Society for Cultural Anthropology
Oral Presentation Session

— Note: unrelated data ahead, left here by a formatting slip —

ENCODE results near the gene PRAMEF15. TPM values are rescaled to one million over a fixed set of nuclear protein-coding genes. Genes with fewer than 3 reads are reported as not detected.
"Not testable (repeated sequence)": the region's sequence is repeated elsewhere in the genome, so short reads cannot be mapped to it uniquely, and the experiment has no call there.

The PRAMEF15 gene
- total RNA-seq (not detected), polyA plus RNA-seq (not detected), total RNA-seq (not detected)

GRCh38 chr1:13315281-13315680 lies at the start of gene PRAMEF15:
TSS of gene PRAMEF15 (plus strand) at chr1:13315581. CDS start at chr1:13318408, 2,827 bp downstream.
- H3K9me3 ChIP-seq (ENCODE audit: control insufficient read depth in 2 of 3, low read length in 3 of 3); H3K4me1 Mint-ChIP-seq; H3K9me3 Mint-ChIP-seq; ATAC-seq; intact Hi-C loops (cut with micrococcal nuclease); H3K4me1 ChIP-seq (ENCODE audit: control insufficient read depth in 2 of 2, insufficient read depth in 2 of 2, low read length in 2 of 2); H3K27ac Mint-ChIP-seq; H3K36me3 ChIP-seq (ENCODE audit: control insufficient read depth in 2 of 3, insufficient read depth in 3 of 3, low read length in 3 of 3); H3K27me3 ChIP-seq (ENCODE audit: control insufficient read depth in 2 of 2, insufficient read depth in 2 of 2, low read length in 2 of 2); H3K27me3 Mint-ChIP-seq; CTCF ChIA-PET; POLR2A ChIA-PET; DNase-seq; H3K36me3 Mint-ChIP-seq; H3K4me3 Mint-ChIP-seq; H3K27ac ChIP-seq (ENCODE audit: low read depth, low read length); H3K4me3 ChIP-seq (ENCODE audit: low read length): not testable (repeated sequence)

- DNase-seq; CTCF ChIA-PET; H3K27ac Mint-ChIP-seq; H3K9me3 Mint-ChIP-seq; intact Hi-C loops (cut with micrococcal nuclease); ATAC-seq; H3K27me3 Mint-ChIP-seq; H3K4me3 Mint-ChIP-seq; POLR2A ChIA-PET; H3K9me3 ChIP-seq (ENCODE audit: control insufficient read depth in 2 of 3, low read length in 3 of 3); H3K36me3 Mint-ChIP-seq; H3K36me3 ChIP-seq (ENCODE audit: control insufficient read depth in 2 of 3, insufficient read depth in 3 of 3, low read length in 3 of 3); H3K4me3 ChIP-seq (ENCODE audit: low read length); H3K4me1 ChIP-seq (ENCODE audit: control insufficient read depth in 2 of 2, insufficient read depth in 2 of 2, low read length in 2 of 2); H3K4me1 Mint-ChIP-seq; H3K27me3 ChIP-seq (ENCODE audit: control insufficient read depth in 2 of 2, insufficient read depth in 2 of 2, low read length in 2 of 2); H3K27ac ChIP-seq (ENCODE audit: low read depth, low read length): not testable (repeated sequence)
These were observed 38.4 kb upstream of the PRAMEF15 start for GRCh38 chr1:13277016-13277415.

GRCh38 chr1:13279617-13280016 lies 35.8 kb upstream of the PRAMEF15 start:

Natural language processing (NLP) is one of the long-established areas of artificial intelligence (AI) research. As such, it is a constitutive part of the grand promises of AI with the application of large-scale data analytics for informational retrieval, machine translation, and natural language understanding for personal assistants and question answering systems. “Ambiguity,” however, persists as one of the hardest problems in this area. In computer science and computational linguistics, the “natural language problem” has been addressed by several research programs with a myriad of formal and statistical approaches in the past 60 years. In the humanities and social sciences, ambiguity has been primarily connected with questions of interpretation, thus having a radically different statute: it has not figured as a problem to be solved with probabilistic and data-driven models, but as a symptom for the functioning of language in context. In this paper, I describe an early application of NLP for the study of political discourse to examine an intersection between anthropology and computing. The goal is to describe the limits of NLP to recast questions of meaning and interpretation, charting new terrain for ethnographic studies of computational analytics. For the conclusion, I suggest how “ambiguity” can serve as a privileged vantage for anthropological studies of autonomous systems. Beyond human-computer interface studies—where microsociological frames have been applied to examine affordance, intentionality, phenomenological modification, and affect—ethnographically-informed language constructs could substitute formal, machine-actionable implementations of language as a transparent medium by integrating lived and historical experiences.